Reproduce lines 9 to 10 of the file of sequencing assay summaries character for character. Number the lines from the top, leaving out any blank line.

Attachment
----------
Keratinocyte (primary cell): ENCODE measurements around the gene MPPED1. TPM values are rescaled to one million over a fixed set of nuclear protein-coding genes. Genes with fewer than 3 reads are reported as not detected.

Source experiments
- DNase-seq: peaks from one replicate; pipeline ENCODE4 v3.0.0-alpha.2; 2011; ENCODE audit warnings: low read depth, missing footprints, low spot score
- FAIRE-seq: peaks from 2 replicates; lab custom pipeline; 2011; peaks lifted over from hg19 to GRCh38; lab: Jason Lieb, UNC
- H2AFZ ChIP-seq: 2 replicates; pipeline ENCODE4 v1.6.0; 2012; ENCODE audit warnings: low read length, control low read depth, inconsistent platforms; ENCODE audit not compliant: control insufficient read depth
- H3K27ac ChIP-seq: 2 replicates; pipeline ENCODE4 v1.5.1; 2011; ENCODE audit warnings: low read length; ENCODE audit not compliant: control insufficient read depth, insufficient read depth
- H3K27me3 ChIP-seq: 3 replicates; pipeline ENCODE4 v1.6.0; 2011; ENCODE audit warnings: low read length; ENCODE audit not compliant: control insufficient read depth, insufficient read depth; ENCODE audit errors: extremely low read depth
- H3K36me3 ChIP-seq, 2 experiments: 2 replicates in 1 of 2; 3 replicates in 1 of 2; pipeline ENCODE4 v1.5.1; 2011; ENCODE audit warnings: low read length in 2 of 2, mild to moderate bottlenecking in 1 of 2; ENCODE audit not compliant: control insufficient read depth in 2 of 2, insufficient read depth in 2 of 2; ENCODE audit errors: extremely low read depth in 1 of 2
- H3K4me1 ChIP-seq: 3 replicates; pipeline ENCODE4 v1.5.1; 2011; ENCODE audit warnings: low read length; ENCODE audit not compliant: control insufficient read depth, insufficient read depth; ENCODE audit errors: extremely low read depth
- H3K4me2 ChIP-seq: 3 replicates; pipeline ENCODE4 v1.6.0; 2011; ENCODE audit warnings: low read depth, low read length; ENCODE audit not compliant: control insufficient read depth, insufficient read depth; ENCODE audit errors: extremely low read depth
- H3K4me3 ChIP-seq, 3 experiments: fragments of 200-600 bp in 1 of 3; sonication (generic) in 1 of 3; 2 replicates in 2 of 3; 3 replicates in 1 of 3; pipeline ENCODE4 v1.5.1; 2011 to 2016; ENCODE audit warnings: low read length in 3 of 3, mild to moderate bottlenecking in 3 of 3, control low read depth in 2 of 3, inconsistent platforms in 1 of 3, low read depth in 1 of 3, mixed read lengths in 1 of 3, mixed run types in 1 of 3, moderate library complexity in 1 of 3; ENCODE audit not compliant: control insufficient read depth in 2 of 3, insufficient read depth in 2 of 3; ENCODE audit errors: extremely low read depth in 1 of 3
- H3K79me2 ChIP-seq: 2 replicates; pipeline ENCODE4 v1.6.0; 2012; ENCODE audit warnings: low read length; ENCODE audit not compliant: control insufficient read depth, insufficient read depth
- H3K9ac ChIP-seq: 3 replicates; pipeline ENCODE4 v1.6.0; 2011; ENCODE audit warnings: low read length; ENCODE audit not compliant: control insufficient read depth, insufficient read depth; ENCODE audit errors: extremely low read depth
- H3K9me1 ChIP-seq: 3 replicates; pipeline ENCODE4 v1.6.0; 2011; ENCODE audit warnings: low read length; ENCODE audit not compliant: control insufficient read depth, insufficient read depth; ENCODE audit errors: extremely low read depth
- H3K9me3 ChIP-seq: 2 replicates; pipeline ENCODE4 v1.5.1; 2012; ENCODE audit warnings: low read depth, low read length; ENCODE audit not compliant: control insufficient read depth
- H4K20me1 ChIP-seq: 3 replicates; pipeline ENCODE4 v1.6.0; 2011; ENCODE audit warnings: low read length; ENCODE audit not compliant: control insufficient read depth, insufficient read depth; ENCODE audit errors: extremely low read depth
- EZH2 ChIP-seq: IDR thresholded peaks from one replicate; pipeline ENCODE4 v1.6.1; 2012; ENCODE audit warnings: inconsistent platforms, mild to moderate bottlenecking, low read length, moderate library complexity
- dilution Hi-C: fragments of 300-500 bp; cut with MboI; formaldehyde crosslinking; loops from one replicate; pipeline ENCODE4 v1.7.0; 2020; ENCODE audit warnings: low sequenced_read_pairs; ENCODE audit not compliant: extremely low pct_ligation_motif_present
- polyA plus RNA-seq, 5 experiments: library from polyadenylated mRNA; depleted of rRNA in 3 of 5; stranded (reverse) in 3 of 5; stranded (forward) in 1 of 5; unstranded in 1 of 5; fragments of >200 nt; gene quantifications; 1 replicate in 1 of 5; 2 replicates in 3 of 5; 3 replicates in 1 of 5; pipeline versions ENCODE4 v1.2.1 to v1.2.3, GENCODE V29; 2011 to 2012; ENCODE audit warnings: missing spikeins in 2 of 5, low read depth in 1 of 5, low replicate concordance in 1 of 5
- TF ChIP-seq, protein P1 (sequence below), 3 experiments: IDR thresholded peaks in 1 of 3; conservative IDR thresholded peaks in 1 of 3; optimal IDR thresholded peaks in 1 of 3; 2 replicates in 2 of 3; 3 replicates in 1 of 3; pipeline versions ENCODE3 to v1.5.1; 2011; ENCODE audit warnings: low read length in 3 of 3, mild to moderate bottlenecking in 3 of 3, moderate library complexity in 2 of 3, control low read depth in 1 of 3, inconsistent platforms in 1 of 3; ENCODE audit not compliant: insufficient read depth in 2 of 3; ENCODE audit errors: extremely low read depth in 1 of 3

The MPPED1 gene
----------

- H3K4me1 ChIP-seq: 3 replicates; pipeline ENCODE4 v1.5.1; 2011; ENCODE audit warnings: low read length; ENCODE audit not compliant: control insufficient read depth, insufficient read depth; ENCODE audit errors: extremely low read depth
- H3K4me2 ChIP-seq: 3 replicates; pipeline ENCODE4 v1.6.0; 2011; ENCODE audit warnings: low read depth, low read length; ENCODE audit not compliant: control insufficient read depth, insufficient read depth; ENCODE audit errors: extremely low read depth